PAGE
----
March 12, 1996: the NBA suspended Mahmoud Abdul-Rauf for his refusal to stand for "The Star-Spangled Banner" before games, considering the flag as a symbol of oppression.
 Mahmoud Abdul-Rauf (born Chris Jackson on March 9, 1969) is a former American professional basketball player. He Played nine-year in the NBA with the Denver Nuggets, Sacramento Kings and Vancouver Grizzlies, Considered one of the greatest free-throw shooters in the history of the game.
Abdul-Rauf was born in Mississippi, He had very difficult childhood , he was placed in special education classes. He suffered from a moderate form of Tourette syndrome, a condition that went undiagnosed until he was 17. Abdul-Rauf managed to overcome difficulties to become a basketball prodigy for Gulfport High School. This disease was tough to deal with on a daily basis but basketball helped him as he sadi himself: “when I train, I literally get to the point where sometimes it’s near death.’ I’m breathing so hard, but then there’s a period once you stop and your breath starts to slow down, you get into a zone. Just sitting here. And you may stare off. At that moment, it could be 10 seconds, 30 seconds, a minute, two minutes, you’re totally still. Some people have it all the time. They take it for granted. So my training a lot of the times is just to get those moments of stillness, even if it’s only for a short while. I kinda shut up. “

Abdul-Rauf had an amazing freshman year for LSU, setting the NCAA record for points by a freshman (965) and points per game by a freshman (30.2).His sophomore season was as impressive. After two-year stint at LSU, he declared for the NBA draft and was selected with the third pick in the 1990 by the Denver Nuggets. Abdul rauf was named to the NBA All-Rookie Second Team and In 1991, he converted to Islam and changed his name from Chris Jackson to his current one. in 1993, he led the league in free throw percentage winning the NBA Most Improved Player Award in 1993. He played with Denver until 1996, and was a key player on that team. By the 1995-96 campaign, Abdul-Rauf was almost unguardable . He scored 51 points UTAH and dropping 32 on Michael Jordan when dealing the Chicago Bulls a rare loss in their 72-win season.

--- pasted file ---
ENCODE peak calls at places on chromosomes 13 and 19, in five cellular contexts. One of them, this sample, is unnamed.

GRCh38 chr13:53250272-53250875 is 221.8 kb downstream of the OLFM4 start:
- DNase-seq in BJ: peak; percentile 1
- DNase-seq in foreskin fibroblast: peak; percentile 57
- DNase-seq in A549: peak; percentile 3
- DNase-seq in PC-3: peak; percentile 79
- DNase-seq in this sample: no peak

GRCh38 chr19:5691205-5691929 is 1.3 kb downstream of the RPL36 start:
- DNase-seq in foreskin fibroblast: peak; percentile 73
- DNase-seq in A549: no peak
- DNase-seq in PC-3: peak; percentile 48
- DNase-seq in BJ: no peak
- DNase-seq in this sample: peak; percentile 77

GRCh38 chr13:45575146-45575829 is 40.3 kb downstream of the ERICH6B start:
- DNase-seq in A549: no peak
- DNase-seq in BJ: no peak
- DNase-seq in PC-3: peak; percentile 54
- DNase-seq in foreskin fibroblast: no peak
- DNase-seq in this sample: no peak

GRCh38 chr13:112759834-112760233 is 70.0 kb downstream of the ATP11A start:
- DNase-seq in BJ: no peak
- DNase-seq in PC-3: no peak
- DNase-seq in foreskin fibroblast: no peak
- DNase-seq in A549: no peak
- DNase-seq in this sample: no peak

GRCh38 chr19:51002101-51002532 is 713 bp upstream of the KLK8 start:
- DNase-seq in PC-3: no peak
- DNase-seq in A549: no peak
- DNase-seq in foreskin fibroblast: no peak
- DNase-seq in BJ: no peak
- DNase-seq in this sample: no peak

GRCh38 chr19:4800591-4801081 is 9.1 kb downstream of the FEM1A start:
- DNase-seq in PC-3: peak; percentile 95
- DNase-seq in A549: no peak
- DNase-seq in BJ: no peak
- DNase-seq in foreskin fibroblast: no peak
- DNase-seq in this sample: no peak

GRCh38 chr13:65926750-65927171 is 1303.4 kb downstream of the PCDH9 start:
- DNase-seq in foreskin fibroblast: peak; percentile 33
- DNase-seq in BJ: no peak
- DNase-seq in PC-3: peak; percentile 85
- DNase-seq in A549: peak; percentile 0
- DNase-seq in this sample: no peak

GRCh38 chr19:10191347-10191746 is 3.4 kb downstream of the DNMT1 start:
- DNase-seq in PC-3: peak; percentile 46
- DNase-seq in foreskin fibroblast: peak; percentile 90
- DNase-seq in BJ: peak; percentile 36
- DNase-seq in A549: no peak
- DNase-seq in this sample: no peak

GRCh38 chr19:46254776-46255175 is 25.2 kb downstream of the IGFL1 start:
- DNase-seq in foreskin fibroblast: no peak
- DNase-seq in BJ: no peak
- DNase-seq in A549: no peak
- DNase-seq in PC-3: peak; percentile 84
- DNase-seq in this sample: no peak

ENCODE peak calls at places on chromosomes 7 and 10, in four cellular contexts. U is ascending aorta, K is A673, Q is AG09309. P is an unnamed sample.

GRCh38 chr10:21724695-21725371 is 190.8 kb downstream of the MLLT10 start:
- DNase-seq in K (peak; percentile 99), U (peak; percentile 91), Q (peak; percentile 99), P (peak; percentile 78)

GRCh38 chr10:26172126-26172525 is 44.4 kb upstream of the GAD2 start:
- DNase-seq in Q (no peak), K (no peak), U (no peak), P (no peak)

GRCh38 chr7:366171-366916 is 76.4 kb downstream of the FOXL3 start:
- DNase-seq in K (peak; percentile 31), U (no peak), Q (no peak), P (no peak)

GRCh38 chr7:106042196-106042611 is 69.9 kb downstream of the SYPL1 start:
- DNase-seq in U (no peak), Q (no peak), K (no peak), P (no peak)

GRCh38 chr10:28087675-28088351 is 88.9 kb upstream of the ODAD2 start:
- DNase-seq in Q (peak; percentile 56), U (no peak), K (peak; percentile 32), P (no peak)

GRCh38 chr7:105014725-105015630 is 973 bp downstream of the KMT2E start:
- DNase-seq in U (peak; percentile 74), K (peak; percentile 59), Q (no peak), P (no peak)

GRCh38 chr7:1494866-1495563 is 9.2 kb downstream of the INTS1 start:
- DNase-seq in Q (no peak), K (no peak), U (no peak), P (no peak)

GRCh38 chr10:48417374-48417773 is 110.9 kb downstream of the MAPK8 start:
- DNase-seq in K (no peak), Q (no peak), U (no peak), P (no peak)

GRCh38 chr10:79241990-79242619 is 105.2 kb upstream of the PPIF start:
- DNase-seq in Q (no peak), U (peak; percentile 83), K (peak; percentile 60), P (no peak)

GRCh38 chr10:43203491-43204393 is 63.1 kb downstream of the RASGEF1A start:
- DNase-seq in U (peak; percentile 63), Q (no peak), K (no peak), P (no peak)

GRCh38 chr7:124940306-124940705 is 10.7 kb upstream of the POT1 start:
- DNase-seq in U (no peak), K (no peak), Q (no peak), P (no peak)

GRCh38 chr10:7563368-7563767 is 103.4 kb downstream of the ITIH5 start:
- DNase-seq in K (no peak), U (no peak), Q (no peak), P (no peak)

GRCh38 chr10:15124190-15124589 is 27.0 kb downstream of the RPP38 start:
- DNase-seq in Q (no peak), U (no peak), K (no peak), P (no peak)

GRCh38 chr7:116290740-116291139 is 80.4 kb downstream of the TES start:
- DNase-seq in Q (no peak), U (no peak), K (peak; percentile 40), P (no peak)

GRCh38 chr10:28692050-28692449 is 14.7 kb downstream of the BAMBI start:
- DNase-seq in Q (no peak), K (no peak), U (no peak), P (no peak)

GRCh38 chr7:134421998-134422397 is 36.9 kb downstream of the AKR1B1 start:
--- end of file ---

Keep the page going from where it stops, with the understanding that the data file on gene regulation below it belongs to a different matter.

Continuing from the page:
That season also is when Abdul-Rauf decided not to stand for the anthem. At first, nobody noticed but finally, a reporter finally asked about it, the issue exploded.
On March 12, 1996, the NBA suspended Abdul-Rauf for one game, citing a rule that players must line up in a “dignified posture” for the anthem. It cost him almost $32,000 of his $2.6 million salary. He received death threats by mail and telephone, and the letters “KKK” being spray-painted on a sign near the construction of his new house, five miles outside his hometown of Gulfport, Mississippi. When Abdul-Rauf was asked about why he wasn’t participating in the pre-game patriotism ritual, he said that his Muslim faith wouldn’t allow him to worship any God but Allah—and that the stars-and-stripes, to him, stood for tyranny and oppression. Almost nobody had his back(except Steve kerr, Shaq and mutombo who was publicly backing Abdul-Rauf in ’96). The NBA vowed to suspend him without pay for every game where he refused to stand. The league’s most prominent players tended to either actively distance themselves from him, or hedge their support. The NBA’s most prominent Muslim, Hakeem Olajuwon, told the New York Times that it was “tough for me to understand his position,” and Michael Jordan said, “I can understand him sitting in the locker room and coming out after the national anthem, but being out there on the court while everyone else is standing, that is being disrespectful.”